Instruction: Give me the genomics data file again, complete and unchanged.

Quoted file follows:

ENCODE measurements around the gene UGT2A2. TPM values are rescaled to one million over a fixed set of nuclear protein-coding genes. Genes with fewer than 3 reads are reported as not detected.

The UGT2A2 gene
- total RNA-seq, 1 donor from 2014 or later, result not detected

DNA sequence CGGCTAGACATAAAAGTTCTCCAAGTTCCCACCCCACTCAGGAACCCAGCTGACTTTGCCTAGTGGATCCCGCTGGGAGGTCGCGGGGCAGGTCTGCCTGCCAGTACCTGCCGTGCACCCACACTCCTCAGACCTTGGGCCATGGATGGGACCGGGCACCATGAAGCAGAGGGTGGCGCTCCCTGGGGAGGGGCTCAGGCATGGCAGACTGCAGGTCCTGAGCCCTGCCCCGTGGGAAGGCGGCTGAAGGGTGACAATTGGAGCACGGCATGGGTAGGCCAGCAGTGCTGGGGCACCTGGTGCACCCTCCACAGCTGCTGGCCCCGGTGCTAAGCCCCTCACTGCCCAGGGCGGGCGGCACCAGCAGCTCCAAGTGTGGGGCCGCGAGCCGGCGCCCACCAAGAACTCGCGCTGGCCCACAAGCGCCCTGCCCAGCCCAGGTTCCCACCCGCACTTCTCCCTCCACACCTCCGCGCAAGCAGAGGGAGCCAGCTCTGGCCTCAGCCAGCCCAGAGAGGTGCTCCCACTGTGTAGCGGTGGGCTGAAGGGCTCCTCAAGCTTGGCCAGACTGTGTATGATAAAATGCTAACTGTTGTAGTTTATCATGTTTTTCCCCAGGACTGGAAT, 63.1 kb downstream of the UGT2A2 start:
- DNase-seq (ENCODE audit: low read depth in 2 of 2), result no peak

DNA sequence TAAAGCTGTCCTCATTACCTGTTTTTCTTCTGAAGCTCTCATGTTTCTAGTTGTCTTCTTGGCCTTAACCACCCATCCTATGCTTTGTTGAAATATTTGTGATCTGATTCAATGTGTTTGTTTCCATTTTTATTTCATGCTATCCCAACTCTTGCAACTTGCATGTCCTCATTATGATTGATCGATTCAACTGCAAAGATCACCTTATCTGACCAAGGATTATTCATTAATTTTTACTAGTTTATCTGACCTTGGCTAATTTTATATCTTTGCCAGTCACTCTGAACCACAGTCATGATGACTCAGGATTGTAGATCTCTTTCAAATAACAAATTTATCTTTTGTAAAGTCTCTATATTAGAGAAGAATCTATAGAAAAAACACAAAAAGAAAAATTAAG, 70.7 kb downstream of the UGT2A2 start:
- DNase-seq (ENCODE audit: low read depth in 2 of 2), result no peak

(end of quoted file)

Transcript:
ENCODE measurements around the gene UGT2A2. TPM values are rescaled to one million over a fixed set of nuclear protein-coding genes. Genes with fewer than 3 reads are reported as not detected.

The UGT2A2 gene
- total RNA-seq, 1 donor from 2014 or later, result not detected

DNA sequence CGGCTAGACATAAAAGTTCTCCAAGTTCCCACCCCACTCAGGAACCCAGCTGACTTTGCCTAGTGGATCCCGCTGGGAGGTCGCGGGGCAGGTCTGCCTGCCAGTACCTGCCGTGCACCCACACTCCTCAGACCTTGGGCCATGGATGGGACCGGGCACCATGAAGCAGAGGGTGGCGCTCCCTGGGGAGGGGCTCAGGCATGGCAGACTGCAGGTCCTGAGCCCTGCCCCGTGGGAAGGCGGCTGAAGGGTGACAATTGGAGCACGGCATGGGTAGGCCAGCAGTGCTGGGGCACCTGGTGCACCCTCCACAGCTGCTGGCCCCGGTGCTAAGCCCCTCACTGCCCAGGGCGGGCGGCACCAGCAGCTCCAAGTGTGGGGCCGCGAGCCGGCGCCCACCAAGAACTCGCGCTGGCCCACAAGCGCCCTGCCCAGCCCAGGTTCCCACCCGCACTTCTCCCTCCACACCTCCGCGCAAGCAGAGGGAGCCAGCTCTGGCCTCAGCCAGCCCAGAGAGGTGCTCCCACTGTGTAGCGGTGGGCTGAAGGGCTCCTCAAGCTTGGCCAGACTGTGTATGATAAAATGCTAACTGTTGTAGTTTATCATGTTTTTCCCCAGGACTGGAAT, 63.1 kb downstream of the UGT2A2 start:
- DNase-seq (ENCODE audit: low read depth in 2 of 2), result no peak

DNA sequence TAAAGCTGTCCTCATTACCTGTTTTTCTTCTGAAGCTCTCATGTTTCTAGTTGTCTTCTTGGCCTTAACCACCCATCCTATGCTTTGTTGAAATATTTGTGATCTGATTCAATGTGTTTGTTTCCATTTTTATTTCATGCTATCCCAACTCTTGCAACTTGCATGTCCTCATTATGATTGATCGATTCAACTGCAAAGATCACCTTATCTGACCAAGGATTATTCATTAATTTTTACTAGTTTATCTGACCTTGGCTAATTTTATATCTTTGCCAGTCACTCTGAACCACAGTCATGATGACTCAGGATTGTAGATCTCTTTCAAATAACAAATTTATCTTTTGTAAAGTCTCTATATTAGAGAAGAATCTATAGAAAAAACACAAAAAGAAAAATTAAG, 70.7 kb downstream of the UGT2A2 start:
- DNase-seq (ENCODE audit: low read depth in 2 of 2), result no peak